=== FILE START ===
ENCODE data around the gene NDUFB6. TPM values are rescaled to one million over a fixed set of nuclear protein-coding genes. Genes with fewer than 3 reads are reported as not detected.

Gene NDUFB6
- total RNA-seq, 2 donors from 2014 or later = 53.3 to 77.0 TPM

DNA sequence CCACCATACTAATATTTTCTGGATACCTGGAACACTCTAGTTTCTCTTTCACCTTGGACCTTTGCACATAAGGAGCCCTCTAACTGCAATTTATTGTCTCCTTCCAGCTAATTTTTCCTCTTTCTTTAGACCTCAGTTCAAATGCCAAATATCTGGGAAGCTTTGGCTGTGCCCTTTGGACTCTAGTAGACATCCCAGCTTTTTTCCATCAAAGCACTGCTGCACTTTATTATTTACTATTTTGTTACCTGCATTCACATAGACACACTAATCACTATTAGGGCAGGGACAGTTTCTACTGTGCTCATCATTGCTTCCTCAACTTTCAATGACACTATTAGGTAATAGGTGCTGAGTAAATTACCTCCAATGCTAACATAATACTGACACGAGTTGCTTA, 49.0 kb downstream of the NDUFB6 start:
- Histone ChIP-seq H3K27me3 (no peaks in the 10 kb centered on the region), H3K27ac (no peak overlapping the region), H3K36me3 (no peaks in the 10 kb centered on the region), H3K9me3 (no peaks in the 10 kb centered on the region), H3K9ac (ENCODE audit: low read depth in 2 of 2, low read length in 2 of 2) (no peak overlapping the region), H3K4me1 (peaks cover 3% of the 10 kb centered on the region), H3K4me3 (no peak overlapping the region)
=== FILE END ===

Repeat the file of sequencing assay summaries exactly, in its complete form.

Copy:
ENCODE data around the gene NDUFB6. TPM values are rescaled to one million over a fixed set of nuclear protein-coding genes. Genes with fewer than 3 reads are reported as not detected.

Gene NDUFB6
- total RNA-seq, 2 donors from 2014 or later = 53.3 to 77.0 TPM

DNA sequence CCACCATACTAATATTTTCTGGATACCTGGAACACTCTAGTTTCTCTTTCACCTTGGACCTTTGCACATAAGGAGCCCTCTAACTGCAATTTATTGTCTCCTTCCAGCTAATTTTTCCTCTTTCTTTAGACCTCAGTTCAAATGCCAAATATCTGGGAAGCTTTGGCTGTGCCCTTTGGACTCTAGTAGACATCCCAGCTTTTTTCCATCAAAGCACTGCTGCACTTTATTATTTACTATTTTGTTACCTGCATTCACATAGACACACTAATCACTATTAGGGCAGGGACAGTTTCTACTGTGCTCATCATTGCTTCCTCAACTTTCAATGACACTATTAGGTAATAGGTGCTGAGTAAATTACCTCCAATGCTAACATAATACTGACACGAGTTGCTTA, 49.0 kb downstream of the NDUFB6 start:
- Histone ChIP-seq H3K27me3 (no peaks in the 10 kb centered on the region), H3K27ac (no peak overlapping the region), H3K36me3 (no peaks in the 10 kb centered on the region), H3K9me3 (no peaks in the 10 kb centered on the region), H3K9ac (ENCODE audit: low read depth in 2 of 2, low read length in 2 of 2) (no peak overlapping the region), H3K4me1 (peaks cover 3% of the 10 kb centered on the region), H3K4me3 (no peak overlapping the region)